Skip to main content

News in numbers - July 6

Rs 57,000 crore
will be the additional annual expenditure because of implementing two recent decisions- subsidized food for 67% of India's population and doubling of gas prices to $8.4 mmBtu. Compare this: Rs 23,100 crore or ($3.85 billion) each year till 2017 will be the expenditure needed to provide sanitation for all. Census 2001 showed 53.1% of Indian households don't have latrine facilities. 

$ 400 million
is the amount Anglo-Dutch firm Unilever saved through its recent buyback of shares in its Indian arm, Hindustan Unilever thanks to falling Rupee value. When the buyback was announced, Rupee was Rs 53.8 to a dollar as compared to current value of Rs 60.33. Unilever bought nearly 320 million shares, bringing in Rs 19,180 crore of foreign exchange

Rs 9,900 crore
Indian Railways spends this much each year on electricity to run trains and operate stations. 40% of its consumption is between 10 PM and 6 AM, when demand for electricity is low in other categories- commercial and residential. So the plan is to buy power directly at lower rates to save 10% on power bill. 


will the number of jobs state-run banks will create over the next one year. The plan is to open 10,000 banks. Recently, India's central bank received 26 applications to run banks. If half of them are successful and each hire 500 employees in the first two years, it would create another 6,500 banking jobs. 


Indian embassy has issued 92,000 emergency exit certificates for its nationals who have overstayed their visas in Saudi Arabia. A final tally on how many Indians are is not known, with different estimates floating around. 

Note: Clicking on highlighted numbers will take you to the original source from where the number was taken.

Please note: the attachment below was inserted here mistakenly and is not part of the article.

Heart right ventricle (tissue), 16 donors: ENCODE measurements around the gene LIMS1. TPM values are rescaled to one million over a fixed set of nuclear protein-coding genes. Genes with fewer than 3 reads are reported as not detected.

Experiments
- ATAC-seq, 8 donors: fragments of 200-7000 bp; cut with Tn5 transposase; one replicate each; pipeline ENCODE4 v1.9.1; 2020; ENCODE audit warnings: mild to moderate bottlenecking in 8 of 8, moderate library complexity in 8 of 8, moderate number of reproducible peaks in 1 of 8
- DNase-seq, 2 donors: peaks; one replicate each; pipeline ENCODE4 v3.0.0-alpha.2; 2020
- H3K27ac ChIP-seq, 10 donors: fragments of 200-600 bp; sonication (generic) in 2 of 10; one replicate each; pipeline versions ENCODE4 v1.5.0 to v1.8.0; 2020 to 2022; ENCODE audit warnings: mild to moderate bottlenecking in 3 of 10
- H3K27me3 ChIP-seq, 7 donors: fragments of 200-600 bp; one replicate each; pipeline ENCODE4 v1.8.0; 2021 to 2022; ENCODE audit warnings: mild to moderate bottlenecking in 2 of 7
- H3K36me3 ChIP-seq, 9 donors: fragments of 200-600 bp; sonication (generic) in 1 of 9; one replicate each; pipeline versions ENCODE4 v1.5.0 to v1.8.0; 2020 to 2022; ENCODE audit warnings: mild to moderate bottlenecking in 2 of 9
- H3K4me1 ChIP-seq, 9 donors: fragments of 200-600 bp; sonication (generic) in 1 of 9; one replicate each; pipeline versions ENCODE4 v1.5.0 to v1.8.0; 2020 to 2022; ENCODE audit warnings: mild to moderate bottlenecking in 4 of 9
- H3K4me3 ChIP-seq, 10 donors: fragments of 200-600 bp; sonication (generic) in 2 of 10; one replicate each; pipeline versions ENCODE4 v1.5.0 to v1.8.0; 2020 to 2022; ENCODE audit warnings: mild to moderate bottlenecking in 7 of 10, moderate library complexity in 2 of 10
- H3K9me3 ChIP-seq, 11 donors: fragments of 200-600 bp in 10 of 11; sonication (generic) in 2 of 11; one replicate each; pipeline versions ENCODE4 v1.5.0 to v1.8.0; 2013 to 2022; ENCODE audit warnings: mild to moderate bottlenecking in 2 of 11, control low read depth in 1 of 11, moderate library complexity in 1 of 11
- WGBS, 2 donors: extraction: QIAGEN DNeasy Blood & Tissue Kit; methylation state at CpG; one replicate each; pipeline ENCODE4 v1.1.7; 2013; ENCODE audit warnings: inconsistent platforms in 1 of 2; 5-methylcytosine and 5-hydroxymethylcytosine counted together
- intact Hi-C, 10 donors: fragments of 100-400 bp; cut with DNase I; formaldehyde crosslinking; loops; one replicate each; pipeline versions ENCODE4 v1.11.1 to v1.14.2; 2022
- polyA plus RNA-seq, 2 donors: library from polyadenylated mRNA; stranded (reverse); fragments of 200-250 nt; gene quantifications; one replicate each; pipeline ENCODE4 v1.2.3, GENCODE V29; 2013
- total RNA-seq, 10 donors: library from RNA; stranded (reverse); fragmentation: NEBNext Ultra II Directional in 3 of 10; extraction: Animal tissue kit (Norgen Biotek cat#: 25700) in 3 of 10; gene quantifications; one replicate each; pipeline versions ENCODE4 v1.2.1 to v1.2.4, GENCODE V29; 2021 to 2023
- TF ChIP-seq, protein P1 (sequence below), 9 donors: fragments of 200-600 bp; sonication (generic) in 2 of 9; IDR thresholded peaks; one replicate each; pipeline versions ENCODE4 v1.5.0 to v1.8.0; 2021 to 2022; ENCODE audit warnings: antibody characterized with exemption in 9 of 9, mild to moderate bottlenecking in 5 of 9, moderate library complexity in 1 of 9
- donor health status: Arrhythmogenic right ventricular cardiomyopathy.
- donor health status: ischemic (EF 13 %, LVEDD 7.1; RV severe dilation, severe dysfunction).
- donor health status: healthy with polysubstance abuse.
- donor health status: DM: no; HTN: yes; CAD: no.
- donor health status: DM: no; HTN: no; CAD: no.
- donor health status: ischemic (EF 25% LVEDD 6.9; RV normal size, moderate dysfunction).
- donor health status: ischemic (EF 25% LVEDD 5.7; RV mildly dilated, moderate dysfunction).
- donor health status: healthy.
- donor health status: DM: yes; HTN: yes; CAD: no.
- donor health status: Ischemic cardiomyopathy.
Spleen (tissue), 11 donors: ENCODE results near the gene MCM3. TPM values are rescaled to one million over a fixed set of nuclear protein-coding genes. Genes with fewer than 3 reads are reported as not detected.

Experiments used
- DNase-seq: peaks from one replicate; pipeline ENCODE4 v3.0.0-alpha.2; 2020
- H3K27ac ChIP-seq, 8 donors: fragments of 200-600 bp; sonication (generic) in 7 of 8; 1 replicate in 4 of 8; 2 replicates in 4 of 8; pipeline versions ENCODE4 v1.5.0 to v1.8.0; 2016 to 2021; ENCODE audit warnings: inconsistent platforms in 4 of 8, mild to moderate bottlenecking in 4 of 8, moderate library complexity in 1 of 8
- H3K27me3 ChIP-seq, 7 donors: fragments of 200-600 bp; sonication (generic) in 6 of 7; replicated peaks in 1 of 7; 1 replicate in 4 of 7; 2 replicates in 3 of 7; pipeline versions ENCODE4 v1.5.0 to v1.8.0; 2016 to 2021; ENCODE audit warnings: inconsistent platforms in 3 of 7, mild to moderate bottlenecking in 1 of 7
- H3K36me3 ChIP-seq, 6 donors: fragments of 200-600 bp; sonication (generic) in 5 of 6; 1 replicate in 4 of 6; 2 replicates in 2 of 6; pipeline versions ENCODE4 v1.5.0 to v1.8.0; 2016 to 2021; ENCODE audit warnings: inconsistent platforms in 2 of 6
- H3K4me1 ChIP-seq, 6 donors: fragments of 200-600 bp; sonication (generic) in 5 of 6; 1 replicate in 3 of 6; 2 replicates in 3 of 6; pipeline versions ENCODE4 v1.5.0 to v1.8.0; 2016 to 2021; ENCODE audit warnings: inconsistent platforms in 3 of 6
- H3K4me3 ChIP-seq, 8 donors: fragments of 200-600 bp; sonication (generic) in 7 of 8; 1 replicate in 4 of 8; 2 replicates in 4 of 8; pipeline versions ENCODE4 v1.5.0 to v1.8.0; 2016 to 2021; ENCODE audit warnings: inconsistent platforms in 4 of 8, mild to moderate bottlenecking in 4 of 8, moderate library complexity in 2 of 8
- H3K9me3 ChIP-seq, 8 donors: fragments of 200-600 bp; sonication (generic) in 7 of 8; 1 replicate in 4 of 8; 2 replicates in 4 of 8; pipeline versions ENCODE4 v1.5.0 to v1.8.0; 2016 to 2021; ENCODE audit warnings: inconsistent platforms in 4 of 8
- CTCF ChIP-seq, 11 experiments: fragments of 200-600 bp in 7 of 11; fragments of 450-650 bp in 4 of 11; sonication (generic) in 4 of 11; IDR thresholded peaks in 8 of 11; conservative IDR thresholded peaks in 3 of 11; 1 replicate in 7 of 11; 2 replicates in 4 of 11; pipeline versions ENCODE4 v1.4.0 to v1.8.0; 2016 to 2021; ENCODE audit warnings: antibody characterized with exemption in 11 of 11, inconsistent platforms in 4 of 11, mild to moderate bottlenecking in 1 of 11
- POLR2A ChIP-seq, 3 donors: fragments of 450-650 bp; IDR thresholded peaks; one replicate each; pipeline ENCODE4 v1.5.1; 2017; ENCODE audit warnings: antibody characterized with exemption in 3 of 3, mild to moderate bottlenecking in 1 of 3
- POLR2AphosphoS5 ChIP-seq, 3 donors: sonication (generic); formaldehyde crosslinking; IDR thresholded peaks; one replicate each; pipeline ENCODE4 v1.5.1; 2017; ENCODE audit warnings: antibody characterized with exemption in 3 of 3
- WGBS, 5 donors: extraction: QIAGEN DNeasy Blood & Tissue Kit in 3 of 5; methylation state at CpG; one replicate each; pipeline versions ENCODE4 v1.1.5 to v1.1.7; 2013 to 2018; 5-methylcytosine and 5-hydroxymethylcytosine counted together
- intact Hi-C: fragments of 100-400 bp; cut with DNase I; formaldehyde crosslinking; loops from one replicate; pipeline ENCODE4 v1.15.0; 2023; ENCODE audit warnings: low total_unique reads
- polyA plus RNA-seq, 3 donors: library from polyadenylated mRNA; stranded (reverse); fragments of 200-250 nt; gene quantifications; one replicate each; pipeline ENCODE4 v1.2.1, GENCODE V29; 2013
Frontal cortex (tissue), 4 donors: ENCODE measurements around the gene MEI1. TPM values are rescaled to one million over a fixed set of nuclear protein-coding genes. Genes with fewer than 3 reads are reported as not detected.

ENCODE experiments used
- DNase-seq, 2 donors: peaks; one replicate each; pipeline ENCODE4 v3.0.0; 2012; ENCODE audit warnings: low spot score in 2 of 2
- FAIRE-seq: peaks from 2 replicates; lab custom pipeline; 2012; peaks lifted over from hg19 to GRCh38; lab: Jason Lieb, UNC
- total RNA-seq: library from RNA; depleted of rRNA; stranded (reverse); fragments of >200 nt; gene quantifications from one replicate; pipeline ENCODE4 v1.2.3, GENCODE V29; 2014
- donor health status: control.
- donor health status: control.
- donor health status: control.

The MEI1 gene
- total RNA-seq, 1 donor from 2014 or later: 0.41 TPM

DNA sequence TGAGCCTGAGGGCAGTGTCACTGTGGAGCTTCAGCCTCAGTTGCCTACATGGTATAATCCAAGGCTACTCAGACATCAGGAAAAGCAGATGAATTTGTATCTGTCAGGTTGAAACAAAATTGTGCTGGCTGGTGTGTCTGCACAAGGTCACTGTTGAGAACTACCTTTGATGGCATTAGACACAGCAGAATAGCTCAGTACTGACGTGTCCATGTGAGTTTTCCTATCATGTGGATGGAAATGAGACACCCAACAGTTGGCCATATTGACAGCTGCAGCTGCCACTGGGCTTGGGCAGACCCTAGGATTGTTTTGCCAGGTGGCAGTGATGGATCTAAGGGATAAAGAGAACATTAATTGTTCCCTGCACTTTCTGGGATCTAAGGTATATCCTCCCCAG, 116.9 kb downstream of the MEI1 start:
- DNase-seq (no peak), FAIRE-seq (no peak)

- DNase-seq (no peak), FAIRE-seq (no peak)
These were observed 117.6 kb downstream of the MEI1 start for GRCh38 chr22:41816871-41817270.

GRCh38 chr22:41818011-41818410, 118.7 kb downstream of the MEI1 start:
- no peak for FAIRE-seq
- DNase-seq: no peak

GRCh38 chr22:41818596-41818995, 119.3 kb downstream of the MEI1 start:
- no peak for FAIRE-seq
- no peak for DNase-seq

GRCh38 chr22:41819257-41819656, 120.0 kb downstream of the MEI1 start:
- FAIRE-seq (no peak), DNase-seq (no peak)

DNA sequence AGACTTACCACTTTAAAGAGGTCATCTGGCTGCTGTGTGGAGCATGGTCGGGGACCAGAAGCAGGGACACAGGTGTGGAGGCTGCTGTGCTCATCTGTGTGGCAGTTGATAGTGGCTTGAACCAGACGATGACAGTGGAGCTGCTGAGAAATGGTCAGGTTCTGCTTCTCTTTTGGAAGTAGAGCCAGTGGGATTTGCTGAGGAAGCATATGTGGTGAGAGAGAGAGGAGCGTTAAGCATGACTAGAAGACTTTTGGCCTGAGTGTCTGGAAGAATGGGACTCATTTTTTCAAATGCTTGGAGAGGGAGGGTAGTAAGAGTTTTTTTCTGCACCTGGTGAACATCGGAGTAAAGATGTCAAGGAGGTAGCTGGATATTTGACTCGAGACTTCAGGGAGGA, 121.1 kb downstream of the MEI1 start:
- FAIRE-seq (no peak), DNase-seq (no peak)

Popular posts from this blog

Being hopeless....

Three months back when my mom was visiting me, she experience heart palpitations for two consecutive nights. Worried I called my cardiologist friend who asked us to visit him in the government hospital on that day as it was a non-OPD (out patients day) duty for him. Apparently non-OPD days are less crowded. As we sat waiting, we saw many worried parents bringing their just born babies to treat serious heart problems. What struck me were the faces of these parents - a feeling of hopelessness. This was their last hope to treat their infants in a state-run hospital as they don't  have money to take them elsewhere.

Fortunately, the staff at this government hospital were treating patients sympathetically. I hoped the patients would have got the best of treatment available. In comparison, patients were treated as cattle herds at the All India Institute of Medical Sciences (AIIMS), India's premier hospital. To get an cardio OPD appointment, you will have stand in the line from 5 PM …

Happiness, street vendors, and negotiations......

Few days back I was watching a documentary series, "India's Frontier Trains". The three-part series was on trains connecting India with its neighbours - Bangladesh, Pakistan and Nepal. Yes, there is a train connection between India and Nepal, and that train is the only functioning train for the whole of Nepal.

In the episode on the train between India and Bangladesh, the program documented a life of a chocolate seller inside the train. He boards the train in the Bangladesh side of the route. A sole bread winner for a family of four, he earns by selling chocolates in the train.

He faces a perennial problem: because of hot weather conditions, his chocolates melt. In those hot days, his earnings are meager. A basic cooling device like this costs seventeen pounds and he couldn't afford that.

What moved me was the insensitive nature of some passengers in haggling with this struggling chocolate seller. They would force down the price by 10 pence or more (which is more tha…

Be a democrat in US, but root for BJP in India

Before I say anything I would like to disclose my knowledge of political affairs in India. I had lot of assumptions and predictions for this just concluded elections, and none of them came true. So I am not going to talk politics and waste time. But this election season reminded me of a funny incident when I was a student in Arizona State University (ASU) in 2004.
As a thumb rule, I discuss politics only with close friends. So my flat mates in Phoenix had no idea about my political likes and dislikes. So on the day when BJP lost the elections, one of my flat mates – who used to hate George Bush and an active supporter of Democrats – saw me in that morning, and said, "What John, people have done this" in a disappointed tone.
He saw no contradiction whatsoever in supporting democrats in US and at the same time supporting BJP in India. It was after that I started noticing Indian students in US, and people who got their jobs in US recently, most of them exhibited this kind of du…